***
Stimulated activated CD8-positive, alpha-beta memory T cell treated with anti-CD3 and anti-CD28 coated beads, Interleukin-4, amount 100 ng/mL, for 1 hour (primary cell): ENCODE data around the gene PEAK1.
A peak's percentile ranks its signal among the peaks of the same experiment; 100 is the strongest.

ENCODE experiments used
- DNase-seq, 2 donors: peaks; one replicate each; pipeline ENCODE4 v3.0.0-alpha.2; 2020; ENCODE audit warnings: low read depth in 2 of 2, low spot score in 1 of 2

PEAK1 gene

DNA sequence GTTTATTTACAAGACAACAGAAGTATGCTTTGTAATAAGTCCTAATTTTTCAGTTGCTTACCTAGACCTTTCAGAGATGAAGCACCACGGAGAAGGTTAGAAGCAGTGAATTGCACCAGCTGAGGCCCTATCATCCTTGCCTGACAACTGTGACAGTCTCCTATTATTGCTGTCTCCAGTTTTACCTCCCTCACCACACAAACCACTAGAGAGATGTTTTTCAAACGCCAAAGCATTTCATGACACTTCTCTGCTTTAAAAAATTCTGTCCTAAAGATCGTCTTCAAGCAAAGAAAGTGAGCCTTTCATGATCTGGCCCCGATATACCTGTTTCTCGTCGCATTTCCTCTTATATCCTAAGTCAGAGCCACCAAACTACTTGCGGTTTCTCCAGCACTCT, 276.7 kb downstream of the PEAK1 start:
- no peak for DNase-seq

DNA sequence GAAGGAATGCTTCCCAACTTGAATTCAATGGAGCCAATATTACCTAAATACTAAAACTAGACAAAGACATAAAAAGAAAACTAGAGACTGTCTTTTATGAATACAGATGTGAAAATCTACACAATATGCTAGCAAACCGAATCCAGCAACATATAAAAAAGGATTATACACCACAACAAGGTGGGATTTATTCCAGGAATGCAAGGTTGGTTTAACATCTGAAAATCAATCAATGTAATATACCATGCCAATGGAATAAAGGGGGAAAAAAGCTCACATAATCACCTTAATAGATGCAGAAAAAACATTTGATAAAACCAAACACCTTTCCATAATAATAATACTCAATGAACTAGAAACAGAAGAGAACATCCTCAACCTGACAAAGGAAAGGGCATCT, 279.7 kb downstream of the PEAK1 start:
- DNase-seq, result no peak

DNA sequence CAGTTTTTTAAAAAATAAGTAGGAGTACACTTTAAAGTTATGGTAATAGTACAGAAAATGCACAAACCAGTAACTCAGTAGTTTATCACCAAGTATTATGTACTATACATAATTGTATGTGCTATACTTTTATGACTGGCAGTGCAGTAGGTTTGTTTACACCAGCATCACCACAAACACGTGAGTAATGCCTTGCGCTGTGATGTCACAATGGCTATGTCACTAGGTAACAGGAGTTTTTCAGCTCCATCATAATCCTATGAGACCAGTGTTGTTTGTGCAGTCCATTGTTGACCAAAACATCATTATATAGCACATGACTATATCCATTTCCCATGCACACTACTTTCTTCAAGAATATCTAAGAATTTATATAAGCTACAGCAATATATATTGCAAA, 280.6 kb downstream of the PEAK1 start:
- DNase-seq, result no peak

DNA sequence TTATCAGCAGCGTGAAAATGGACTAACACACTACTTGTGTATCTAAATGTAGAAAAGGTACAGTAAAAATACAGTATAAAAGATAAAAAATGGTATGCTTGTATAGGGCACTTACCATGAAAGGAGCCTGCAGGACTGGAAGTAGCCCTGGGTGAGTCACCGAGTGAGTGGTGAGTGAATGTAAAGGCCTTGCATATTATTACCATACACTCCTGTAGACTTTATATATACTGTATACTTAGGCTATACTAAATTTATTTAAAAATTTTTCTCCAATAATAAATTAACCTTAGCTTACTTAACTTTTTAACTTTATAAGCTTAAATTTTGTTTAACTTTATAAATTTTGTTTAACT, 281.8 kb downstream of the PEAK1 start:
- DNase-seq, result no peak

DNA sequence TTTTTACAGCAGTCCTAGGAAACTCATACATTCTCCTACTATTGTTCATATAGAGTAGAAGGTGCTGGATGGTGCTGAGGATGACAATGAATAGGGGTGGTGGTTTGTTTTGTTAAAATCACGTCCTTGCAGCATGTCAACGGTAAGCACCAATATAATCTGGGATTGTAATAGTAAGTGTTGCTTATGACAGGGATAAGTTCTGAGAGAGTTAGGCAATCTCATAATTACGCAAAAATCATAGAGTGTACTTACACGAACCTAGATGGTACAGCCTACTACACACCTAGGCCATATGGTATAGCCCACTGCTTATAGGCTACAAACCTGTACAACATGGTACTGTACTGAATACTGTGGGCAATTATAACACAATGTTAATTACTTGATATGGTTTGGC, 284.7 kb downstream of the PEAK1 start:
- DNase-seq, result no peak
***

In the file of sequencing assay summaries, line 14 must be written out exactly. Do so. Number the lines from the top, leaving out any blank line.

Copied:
DNA sequence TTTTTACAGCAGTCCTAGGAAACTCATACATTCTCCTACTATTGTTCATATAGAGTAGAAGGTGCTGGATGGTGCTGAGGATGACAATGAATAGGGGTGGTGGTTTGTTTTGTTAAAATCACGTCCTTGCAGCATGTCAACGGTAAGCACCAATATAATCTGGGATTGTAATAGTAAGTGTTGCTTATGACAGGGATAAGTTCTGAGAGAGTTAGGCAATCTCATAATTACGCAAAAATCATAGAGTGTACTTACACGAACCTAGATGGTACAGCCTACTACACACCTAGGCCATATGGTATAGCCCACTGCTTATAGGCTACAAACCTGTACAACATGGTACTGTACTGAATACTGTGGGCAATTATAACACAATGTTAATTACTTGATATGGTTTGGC, 284.7 kb downstream of the PEAK1 start: